Restoring blue carbon ecosystems

Cambridge Prisms: Coastal Futures
By: , and 



Mangroves, tidal marshes and seagrasses have experienced extensive historical reduction in extent due to direct and indirect effects of anthropogenic land use change. Habitat loss has contributed carbon emissions and led to foregone opportunities for carbon sequestration, which are disproportionately large due to high ‘blue carbon’ stocks and sequestration rates in these coastal ecosystems. As such, there has been a rapid increase in interest in using coastal habitat restoration as a climate change mitigation tool. This review shows that restoration efforts are able to substantially increase blue carbon stocks, while also having a positive impact on various gaseous fluxes. However, blue carbon increases are spatially variable, due to biophysical factors such as climate and geomorphic setting. While there are potentially hundreds of thousands of hectares of land that may be biophysically suitable for restoration, these activities are still often conducted at small scales and with mixed success. Maximizing potential carbon gains through blue carbon restoration will require managers and coastal planners to overcome the myriad socioeconomic and governance constraints related to land tenure, legislation, target setting and cost, which often push restoration projects into locations that are biophysically unsuitable for plant colonization.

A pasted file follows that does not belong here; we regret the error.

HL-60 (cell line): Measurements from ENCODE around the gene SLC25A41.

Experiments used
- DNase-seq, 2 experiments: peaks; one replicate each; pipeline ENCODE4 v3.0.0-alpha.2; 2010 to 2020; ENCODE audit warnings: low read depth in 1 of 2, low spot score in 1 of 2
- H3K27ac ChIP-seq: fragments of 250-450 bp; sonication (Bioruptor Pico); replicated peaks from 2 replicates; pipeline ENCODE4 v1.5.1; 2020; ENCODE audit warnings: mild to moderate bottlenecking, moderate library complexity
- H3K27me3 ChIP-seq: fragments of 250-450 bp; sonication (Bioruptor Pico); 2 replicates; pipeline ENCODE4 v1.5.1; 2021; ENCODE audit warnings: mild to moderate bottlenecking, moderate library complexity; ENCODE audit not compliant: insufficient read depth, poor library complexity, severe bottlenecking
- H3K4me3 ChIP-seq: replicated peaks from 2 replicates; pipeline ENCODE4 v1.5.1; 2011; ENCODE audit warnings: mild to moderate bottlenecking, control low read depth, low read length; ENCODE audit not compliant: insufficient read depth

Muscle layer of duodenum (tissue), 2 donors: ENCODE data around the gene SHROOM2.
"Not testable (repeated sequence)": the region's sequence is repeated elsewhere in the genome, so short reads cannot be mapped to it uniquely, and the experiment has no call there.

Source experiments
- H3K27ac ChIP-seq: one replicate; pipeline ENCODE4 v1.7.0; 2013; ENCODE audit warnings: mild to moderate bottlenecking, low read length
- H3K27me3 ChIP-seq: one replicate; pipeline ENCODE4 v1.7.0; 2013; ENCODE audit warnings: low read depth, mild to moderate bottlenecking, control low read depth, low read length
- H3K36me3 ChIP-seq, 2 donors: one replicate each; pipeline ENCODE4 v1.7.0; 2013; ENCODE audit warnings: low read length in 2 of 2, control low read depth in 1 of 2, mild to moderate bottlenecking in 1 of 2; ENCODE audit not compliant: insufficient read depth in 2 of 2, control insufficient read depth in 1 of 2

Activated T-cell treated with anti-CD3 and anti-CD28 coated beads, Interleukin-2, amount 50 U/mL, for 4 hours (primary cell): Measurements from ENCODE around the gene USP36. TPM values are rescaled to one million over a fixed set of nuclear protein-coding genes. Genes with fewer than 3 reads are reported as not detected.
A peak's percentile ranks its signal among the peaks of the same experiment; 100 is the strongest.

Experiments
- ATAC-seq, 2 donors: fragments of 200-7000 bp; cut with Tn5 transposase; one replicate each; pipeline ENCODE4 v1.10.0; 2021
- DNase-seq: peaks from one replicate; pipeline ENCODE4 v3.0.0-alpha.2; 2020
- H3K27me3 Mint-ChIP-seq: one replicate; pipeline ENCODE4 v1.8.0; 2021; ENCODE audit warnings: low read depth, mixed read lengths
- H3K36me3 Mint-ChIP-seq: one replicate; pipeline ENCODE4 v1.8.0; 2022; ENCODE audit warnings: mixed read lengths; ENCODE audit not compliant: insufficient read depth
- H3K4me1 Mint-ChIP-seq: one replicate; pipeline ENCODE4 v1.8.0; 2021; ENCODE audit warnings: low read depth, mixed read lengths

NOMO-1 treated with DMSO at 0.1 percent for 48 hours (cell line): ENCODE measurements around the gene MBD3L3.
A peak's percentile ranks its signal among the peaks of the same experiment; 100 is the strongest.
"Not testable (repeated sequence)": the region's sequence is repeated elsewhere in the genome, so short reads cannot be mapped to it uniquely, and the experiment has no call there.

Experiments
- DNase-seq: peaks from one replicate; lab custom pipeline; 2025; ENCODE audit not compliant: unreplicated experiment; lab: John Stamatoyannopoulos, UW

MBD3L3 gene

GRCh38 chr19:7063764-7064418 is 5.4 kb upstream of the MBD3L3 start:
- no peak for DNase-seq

Publication type Article
Publication Subtype Journal Article
Title Restoring blue carbon ecosystems
Series title Cambridge Prisms: Coastal Futures
DOI 10.1017/cft.2024.9
Volume 2
Year Published 2024
Language English
Publisher Cambridge University Press
Contributing office(s) Wetland and Aquatic Research Center
Description e9, 12 p.
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